Although installation can be faster, extra care needs to be taken during installation to ensure that there are sufficient expansion gaps between floorboards and the walls. We recommend a minimum of 10mm for most flooring types, especially wider floorboards. This is more of an issue for flooring types like solid timber and engineered timber floors that use real timber in their construction, as the wood fibres can expand and contract due to changes in their environment.

installing wide laminate floors

So should you get wide plank flooring?

Compared to standard flooring planks, wide plank floors look beautiful and exude an unmatched quality of construction. However, they just aren’t for everyone, especially if you have narrow hallways or have a room that’s relatively small.

If you’re thinking of getting wide plank flooring, it’s important to think about what you want your space to look like. Contemporary and rustic designs in particular work well with wide plank floors, as well as when you want to enjoy the natural character of the timber.

If you’re not sure on whether you should get wide plank floors, a flooring specialist can definitely help you out! On-site consultations and getting a feel for how a floor will interact with your particular space will help you determine whether it’s right for you.

Frequently Asked Questions

Wide plank floors can be suitable for humid environments, but you need to take extra care in choosing and installing your floor.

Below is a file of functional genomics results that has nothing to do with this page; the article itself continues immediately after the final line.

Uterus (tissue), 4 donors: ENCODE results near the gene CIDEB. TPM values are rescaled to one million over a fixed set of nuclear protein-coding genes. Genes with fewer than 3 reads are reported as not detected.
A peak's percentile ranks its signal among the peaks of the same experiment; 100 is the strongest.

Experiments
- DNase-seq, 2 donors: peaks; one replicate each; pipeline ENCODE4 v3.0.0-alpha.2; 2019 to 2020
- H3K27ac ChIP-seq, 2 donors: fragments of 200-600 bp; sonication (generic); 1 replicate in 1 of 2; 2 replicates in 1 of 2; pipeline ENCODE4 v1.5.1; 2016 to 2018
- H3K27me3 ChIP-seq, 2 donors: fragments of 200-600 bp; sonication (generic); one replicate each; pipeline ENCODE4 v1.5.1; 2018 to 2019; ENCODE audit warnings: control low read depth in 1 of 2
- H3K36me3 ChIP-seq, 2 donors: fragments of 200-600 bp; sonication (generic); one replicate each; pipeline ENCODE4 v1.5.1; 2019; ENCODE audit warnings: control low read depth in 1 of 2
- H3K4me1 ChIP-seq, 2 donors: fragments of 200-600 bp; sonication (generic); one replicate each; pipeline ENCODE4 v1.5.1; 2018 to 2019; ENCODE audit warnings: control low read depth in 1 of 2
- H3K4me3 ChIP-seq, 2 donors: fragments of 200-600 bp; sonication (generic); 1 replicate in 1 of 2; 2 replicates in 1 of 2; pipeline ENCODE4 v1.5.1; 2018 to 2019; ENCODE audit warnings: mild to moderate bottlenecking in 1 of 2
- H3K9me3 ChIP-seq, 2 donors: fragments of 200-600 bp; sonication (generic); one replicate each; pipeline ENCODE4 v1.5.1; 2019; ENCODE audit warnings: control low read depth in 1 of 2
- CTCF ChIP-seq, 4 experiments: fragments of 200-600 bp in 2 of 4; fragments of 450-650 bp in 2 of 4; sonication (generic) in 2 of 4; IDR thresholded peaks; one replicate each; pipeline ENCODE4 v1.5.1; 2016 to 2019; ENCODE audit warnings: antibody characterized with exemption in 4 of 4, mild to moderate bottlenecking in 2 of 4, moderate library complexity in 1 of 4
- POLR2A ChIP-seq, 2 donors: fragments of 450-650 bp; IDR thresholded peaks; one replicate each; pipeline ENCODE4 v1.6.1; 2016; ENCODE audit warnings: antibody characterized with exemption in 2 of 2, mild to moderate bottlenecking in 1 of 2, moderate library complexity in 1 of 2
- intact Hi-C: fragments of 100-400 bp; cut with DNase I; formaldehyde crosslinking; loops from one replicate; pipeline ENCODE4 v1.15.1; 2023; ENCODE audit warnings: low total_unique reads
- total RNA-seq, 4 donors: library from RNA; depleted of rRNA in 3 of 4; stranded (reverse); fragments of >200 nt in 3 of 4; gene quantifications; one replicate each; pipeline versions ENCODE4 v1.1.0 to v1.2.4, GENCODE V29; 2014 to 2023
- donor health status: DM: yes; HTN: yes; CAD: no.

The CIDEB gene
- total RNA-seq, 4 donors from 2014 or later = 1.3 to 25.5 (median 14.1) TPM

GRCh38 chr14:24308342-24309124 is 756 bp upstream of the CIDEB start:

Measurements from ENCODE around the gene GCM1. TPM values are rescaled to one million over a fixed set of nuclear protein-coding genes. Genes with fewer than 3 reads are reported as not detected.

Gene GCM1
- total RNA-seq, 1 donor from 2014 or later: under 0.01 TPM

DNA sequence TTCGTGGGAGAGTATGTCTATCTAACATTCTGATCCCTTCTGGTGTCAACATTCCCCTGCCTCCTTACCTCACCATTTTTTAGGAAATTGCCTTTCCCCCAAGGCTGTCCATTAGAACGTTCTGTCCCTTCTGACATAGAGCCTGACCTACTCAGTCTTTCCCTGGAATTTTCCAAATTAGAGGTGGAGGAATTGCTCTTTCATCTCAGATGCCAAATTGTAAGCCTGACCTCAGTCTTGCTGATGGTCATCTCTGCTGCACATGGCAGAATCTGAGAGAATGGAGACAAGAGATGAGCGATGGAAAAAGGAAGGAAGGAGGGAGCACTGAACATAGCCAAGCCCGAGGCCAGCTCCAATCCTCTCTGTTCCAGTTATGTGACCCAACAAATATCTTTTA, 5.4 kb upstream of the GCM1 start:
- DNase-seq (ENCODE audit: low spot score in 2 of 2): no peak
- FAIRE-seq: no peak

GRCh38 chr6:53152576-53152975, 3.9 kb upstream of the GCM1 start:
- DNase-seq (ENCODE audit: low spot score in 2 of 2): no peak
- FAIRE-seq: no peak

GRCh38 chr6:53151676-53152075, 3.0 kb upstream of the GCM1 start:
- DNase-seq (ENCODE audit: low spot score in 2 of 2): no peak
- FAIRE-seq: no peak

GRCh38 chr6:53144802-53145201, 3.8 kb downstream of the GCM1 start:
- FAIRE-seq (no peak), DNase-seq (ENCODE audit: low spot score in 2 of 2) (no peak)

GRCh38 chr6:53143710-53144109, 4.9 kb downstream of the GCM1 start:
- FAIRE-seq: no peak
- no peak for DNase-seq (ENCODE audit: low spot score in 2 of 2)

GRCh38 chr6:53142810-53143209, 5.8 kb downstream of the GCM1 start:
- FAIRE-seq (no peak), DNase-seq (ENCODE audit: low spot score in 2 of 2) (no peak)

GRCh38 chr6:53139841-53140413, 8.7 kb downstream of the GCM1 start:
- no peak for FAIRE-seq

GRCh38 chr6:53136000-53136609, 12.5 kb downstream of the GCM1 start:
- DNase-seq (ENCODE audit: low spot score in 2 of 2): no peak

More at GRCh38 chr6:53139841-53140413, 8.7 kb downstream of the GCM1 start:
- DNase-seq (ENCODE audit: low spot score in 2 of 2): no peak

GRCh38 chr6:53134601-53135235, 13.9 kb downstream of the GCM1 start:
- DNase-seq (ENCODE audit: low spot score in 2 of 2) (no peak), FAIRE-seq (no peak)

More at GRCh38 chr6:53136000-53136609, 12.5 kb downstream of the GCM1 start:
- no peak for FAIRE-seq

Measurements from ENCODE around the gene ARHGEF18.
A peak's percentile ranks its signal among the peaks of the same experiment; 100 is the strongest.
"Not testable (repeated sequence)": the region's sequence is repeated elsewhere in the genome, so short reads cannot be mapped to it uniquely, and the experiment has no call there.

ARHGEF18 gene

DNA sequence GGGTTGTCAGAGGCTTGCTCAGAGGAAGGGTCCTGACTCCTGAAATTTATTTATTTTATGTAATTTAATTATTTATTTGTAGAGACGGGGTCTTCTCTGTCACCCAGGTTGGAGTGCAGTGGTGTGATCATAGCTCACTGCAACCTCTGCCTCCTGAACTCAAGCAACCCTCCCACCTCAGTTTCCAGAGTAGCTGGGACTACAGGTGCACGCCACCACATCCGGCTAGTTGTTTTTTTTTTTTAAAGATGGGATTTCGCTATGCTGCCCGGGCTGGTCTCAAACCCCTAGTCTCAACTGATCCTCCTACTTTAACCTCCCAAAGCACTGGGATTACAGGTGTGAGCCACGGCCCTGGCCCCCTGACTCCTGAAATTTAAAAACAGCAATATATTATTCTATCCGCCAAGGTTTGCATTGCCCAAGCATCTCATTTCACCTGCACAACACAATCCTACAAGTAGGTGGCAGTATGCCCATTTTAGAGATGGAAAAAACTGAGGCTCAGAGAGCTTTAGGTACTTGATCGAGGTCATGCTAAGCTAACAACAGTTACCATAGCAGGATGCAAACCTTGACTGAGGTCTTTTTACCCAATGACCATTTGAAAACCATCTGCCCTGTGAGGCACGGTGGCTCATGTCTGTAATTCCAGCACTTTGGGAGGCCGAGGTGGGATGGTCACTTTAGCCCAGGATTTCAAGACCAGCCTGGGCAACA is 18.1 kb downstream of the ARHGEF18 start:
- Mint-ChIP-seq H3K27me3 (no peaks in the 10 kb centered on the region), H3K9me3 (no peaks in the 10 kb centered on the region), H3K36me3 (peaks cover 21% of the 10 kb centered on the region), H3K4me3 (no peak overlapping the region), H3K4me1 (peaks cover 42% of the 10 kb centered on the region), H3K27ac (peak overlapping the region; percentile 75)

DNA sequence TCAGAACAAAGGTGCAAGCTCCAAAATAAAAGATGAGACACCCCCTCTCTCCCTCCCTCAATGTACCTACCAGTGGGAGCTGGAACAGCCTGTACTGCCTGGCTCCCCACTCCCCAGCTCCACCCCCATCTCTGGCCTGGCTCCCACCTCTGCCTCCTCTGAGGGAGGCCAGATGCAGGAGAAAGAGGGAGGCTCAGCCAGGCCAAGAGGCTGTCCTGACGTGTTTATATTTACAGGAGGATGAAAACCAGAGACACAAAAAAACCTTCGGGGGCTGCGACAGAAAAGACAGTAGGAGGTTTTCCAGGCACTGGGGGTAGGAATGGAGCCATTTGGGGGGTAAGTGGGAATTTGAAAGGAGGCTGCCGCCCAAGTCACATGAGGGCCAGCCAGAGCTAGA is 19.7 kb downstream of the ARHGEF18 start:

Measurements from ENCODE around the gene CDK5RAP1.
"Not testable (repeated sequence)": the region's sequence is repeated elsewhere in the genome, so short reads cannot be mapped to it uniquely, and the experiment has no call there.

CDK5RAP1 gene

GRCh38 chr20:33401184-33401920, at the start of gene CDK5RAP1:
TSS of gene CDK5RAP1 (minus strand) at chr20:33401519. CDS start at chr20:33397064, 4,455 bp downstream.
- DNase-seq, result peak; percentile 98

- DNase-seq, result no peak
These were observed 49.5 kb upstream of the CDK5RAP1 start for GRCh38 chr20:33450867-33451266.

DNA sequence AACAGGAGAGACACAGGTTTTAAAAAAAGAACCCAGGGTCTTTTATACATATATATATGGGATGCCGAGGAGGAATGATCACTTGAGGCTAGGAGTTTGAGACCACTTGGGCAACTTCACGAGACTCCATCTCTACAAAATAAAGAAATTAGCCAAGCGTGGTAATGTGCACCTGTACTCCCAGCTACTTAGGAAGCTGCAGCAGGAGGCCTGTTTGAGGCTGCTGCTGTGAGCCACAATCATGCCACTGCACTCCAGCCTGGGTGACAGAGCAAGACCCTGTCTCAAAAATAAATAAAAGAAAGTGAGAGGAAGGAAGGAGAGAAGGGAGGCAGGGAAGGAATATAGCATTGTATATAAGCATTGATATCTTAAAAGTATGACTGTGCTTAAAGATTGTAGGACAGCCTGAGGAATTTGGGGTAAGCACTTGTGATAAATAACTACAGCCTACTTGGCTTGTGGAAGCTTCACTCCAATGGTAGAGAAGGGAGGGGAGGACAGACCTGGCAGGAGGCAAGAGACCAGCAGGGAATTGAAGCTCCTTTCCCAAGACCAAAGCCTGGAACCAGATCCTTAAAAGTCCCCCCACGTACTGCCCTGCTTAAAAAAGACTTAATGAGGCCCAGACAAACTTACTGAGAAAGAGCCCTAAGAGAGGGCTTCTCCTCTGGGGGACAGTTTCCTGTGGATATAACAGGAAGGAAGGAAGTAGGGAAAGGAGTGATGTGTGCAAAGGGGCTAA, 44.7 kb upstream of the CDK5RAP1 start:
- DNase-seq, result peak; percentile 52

First, choosing the right flooring type is essential – hybrid flooring and engineered timber floors are generally more stable and don’t react to moisture as much as solid timber, although certain species of solid timber floors are still quite suitable.

When installing, make sure to leave appropriate expansion gaps (10mm) to prevent warping of your wider floors – follow your flooring model’s installation guide for more detail. Installing a moisture barrier underneath your floor may also be useful in limiting water ingress to your floor.

Whether or not wide plank flooring is better than standard floor will depend upon your priorities when choosing a new floor.

However, wide plank floors do offer a number of advantages.

  1. First, wide plank floors are more premium-feeling and make a statement in your home – not only do they showcase the unique beauty of natural timber, but they can also make your space feel wider and more contemporary.
  2. Wide plank floors also come in a multitudinous range of designs, some of which are made from environmentally-friendly reclaimed wood.
  3. Finally, wide plank floors can be quicker to install as fewer planks are needed to cover a given area.

Both, actually! Generally, wide plank floors make a room look bigger – as there are fewer seams in a given area, your floor looks less cluttered and busy. However, going too wide can mean that your space actually looks smaller because your eyes are used to seeing standard-sized floorboards.

It’s always a good idea to book a consultation with a flooring expert to help you find a wide flooring option that’s right for your space.

Interested in more flooring ideas? Check out our guide to European Oak timber flooring design ideas!

From rustic to contemporary designs, wide plank floors are so versatile that they might as well be a continuing trend in 2021 and beyond. Wide plank floors are not only great for exhibiting the natural beauty of timber in your space, but they also make rooms feel more airy and inviting.

Hardwood timber flooring is commonly found between 80mm – 130mm as this is the optimal range for both design and dimensional stability against swelling.

If you are looking for something wider, laminate flooring or hybrid flooring can go up to 230mm or even higher! This is because the designs are printed onto the floorboard rather than naturally grown like real timber. Laminate and hybrid floors come in the same designs as hardwood flooring.